Thanks to Paul Gilbert and Mrs. Patricia Romeo-Gilbert I was awarded a travel enrichment grant in my junior year to pursue my interests in Trinidad and Tobago. I was interested in how Afro-Trinidadians formed and shaped their identity in the wake of the slave trade. I looked primarily at music and theatre and what I found was that those mediums were the primary way Afro-Trinidadians exercised and performed their identity and culture.
Within the second week of the Trinidad program we traveled to Tobago. It was there that I began my investigation into the formation of identity. I explored the night life and Tobago and came across a local restaurant and bar. When I walked in I quickly realized that this was a place people went to dance. I quickly learned that dancing was huge part of Trinbagonian culture. Once I realized how important dance was to Trinbagonian culture I tailored by mediums of exploration to include music and dance instead on music and theatre.
Saturday evenings I traveled to San Juan, Trinidad which is approximately 25 minutes away from where I stayed to participate in Wasafoli dance rehearsal at Pamberi. Wasfoli is a dance company which specializes in West African dance. I was able to get lessons not only in dance but in traditional songs from Wes Africa. I am so grateful for my travel award because if I had not receive it I would not have been able to afford the lessons I received. Wasafoli was more than a dance company it was a family. I have made great lifelong friends from attending these dance sessions. In fact one of my good friends who I met through Wasafoli informed me of a spoken word competition put on by the 2 cents movement.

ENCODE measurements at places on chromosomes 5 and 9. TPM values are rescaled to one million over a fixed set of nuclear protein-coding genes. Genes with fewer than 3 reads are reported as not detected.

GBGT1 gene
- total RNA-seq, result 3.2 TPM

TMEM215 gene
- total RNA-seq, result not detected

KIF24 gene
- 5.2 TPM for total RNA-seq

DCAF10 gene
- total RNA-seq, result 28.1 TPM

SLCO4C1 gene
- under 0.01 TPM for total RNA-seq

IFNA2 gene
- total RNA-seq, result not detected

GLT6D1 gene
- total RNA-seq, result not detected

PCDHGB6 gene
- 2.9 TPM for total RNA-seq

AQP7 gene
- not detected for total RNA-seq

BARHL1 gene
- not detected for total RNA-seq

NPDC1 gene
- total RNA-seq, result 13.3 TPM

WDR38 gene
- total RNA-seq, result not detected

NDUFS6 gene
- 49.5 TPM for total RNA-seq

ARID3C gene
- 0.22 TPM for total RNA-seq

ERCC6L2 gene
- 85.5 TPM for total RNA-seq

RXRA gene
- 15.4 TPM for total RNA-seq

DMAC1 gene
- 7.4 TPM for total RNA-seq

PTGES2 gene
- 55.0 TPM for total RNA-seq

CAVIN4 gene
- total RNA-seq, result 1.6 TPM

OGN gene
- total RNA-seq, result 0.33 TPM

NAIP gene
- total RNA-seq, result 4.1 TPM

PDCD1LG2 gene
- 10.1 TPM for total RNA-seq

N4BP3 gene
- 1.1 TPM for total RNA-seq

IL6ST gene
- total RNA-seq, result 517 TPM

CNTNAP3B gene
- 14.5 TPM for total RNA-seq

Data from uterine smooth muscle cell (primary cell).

At the competition I was really able to see the cross section between art and identity as many poets showed the most vulnerable parts of themselves and of Trinidadian culture. A poem that really inspired me was about the formation of poetic justice league in which poets would come together and express themselves. I found this poem to be touching because it emphasized the importance of a shared identity.
The culmination of my experience happen back in Tobago. I traveled to Tobago to attend the Jazz Festival where I got to watch performances by both local artists and big time artists such as J Cole and Lauryn Hill. I have been a huge fan of both these artist thus the opportunity to see them live really captivated me. I spent two days in Tobago for the festival and I really enjoyed it because it felt like my journey had come full circle. My experiences contributed to my personal growth as well as motivated me to pursue academic research focusing on saving the arts and arts programs in higher education and communities of color.